EUROPE’S biggest insurers yesterday hailed a crucial EU deal to introduce a new regulatory framework for insurers in Europe.
The agreement, which follows more than a decade of wrangling over the policy, is set to introduce European-wide rules on how much capital insurers need to hold in proportion to their investments and policies.
The rules, known as Solvency II, were due to come into force last year but will be rolled out from the start of January 2016.
Tidjane Thiam, the chief executive of FTSE 100 giant Prudential, backed the outcome and said plans for a revised deal needed to suit the business cycles of insurers.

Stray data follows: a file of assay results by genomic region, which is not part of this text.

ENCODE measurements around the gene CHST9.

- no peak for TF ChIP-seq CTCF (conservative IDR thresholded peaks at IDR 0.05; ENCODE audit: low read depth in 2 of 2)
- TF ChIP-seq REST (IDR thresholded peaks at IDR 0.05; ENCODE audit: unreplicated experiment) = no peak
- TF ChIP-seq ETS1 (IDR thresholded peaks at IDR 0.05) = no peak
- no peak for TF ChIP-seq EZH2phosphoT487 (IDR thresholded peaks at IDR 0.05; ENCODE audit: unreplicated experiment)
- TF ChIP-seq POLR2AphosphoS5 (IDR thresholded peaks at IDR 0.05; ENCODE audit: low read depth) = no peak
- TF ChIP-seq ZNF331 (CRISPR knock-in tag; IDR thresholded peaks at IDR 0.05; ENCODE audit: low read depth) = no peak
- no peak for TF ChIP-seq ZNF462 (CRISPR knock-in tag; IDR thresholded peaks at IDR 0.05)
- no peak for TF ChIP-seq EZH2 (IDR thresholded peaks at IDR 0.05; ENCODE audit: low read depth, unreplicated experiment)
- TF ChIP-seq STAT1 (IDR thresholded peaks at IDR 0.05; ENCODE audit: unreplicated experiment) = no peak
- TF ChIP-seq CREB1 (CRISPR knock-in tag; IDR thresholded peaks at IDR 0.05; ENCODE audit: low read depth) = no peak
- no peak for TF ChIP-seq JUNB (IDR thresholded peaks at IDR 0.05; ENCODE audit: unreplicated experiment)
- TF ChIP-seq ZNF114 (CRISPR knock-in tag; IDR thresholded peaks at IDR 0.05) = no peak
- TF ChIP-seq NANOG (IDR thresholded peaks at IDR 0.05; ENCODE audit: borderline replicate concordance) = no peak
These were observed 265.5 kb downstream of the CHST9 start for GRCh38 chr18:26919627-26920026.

“Solvency II in its original form was going to blow up the insurance sector,” Thiam told City A.M. “If you think we had a crisis in 2008 this was would have been worse. It was the single biggest threat for this company.”
He said the revised plan would allow Prudential to invest in infrastructure assets, helping boost the UK economy.
“The EU’s failure to implement Solvency II in accordance with its original timetable had left many insurers all dressed up at huge expense, with nowhere to go in attempting to comply with the rules,” said Eversheds partner Jeremy Irving.
“For the time being at least, there is greater clarity on the process moving forward.”